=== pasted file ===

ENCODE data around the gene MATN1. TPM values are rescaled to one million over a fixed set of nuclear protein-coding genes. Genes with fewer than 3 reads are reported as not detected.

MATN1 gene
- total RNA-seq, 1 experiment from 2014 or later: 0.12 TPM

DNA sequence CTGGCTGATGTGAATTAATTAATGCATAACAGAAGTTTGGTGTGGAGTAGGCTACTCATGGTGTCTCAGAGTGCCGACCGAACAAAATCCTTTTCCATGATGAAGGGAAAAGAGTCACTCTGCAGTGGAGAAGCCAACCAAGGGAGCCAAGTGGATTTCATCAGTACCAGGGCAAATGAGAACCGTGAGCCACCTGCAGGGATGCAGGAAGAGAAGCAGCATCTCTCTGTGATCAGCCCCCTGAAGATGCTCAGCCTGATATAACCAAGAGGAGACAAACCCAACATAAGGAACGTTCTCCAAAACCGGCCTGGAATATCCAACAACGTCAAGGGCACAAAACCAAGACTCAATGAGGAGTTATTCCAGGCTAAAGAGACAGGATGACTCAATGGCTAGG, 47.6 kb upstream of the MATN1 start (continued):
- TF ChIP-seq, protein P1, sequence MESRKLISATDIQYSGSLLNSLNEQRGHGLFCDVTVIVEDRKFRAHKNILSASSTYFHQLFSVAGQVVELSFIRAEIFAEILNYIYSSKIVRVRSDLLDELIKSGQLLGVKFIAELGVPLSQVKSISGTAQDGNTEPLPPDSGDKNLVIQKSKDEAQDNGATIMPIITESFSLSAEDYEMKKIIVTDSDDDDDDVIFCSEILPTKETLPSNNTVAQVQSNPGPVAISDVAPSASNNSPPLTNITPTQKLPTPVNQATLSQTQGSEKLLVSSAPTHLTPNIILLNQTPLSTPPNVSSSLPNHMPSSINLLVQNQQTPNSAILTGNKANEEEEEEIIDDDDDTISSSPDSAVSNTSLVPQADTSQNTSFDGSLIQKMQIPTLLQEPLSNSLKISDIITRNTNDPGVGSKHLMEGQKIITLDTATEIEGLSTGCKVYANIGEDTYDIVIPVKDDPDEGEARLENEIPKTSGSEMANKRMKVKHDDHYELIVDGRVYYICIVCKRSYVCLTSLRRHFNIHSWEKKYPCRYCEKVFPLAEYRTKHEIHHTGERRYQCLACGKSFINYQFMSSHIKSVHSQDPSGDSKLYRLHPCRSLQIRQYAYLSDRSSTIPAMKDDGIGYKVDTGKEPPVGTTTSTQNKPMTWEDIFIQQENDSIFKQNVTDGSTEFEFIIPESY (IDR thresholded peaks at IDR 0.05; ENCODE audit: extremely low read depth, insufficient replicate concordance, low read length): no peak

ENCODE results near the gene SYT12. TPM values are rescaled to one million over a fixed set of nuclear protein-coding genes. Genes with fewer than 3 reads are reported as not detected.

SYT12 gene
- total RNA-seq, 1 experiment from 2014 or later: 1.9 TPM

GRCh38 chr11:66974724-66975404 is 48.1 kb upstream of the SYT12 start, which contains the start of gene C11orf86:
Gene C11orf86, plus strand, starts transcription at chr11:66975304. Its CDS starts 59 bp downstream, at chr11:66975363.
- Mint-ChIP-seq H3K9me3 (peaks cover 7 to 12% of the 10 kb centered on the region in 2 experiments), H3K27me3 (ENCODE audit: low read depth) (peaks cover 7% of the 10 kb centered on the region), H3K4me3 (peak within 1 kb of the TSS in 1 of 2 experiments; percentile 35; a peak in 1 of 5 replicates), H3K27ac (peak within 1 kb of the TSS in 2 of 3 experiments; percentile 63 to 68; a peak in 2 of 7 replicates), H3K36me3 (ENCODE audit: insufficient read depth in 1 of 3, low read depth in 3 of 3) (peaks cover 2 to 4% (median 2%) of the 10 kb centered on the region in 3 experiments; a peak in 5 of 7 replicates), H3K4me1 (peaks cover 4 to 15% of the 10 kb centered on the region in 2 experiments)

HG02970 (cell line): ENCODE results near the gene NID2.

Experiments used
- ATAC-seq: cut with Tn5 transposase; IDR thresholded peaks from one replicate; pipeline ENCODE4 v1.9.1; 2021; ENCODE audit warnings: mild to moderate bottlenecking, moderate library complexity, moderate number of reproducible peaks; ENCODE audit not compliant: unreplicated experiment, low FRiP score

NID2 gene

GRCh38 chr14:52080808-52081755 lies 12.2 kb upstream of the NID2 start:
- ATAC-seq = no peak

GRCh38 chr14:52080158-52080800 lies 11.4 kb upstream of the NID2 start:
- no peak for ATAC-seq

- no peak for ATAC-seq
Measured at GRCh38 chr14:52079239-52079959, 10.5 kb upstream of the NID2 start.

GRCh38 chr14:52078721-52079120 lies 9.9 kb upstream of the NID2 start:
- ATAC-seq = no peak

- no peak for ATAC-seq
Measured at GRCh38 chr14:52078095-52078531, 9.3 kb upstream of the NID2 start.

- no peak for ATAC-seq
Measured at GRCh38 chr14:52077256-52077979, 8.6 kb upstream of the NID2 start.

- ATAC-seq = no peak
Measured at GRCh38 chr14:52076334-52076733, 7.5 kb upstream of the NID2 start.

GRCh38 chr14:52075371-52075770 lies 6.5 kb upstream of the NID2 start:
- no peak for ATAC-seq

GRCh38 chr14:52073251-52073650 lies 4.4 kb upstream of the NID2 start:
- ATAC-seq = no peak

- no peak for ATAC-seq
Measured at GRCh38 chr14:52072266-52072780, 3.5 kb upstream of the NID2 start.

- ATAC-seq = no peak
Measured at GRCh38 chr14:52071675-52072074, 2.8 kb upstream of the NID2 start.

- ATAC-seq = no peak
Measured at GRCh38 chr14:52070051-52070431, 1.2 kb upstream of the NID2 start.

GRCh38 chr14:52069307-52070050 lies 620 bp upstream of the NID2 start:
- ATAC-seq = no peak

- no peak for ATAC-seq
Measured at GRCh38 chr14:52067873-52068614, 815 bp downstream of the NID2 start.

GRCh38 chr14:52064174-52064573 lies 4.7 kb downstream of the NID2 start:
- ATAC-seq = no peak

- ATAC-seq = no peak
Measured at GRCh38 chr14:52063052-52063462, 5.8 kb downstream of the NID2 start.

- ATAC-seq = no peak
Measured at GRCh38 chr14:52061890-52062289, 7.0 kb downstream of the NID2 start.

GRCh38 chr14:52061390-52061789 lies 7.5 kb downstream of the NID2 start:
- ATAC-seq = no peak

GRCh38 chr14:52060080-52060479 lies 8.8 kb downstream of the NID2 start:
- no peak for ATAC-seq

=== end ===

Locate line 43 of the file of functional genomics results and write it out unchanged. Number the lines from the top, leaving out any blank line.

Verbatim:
Measured at GRCh38 chr14:52067873-52068614, 815 bp downstream of the NID2 start.